Tuesday, September 08, 2009

Book Review: The Boy on the Bus by Deborah Schupack

The Boy on the Bus
by Deborah Schupack
The Free Press
© 2003
215p
Genre: Literary; Women in fiction; Raising ill children

There is an eerie quality to this story reminiscent of a dream. Meg meets her eight year old son’s bus but is confused by the boy who presents himself that afternoon. He looks like Charlie, almost. But he doesn’t have the habits or mannerisms of the boy she knew. He seems to have large gaps in his knowledge-base--things Charlie should know, he doesn’t seem to until he is coached by his Mother or Father or older sister. But most striking of all he no longer exhibits symptoms of the debilitating asthma that he’s had since age two. And his appetite has gone from zero to full speed ahead in the space of a day. His father, an architect, works on jobs out of state for months at a time and is of little help to his common-law wife in sorting out the identity of this mysterious boy who may or may not be his son. Charlie’s sister is similarly unable to clarify things as she is away at boarding school and had had such animosity towards her invalid brother, who monopolized their mother and seemed to get whatever he wanted with nothing but a sigh, that she had never really known the actual Charlie to begin with.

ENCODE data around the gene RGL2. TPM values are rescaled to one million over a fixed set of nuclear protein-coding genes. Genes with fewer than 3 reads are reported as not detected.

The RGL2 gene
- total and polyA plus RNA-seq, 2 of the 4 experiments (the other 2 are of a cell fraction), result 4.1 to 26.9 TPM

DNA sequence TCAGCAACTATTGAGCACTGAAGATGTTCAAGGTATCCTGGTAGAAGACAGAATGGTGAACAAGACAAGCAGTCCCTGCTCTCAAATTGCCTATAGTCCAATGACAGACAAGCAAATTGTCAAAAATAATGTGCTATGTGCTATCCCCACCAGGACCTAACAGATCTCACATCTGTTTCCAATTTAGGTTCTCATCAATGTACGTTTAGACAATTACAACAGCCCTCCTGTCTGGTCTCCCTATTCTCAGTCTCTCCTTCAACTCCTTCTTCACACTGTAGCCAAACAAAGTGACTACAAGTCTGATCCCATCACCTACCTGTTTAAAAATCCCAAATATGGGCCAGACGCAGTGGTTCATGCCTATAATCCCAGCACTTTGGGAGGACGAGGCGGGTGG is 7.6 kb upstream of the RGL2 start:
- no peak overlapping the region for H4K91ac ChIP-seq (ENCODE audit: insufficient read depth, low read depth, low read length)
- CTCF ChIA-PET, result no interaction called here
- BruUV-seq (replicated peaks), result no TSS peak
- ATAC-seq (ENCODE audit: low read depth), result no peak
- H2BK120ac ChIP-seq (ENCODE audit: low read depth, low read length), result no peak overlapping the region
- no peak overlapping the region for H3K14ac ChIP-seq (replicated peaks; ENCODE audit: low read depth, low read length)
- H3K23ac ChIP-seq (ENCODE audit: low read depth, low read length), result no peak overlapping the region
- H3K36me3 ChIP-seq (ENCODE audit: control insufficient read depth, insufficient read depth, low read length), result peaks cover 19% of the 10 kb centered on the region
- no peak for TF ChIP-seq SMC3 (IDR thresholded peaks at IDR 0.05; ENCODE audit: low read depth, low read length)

So Meg, and the reader, are left with the equivocations of her mind as she tries to sort it all out and tries to figure out how to relate to this new, healthy boy. Several interpretations would almost fit the evidence presented in the narrative but none of them quite explain everything. Could this boy be a ghost? Or is the rest of the family humoring Meg who had been home alone with him the night before when he’d had a severe asthma attack that he possibly didn’t survive and this is now a projection of her imagination created by the guilt for that night, that one time, not rushing straight to his bed to soothe and coach him though the breathing exercises and administer the meds? Or is it simply that Meg is having difficulty adjusting to her changed role in her son’s life now that he doesn’t need her undivided attention 24/7, now that he has apparently survived an extreme attack without her assistance and then gone into an unexpected remission?

Even though these questions are all left hanging, at least in my mind, it doesn’t detract from the experience of reading this story. Schupack’s exquisite handling of language and her perceptive examination of a family dynamics makes this a very rich reading experience which will haunt you long after you lay the book down.

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This review was recycled from my Joyread site. I read this in 2004.

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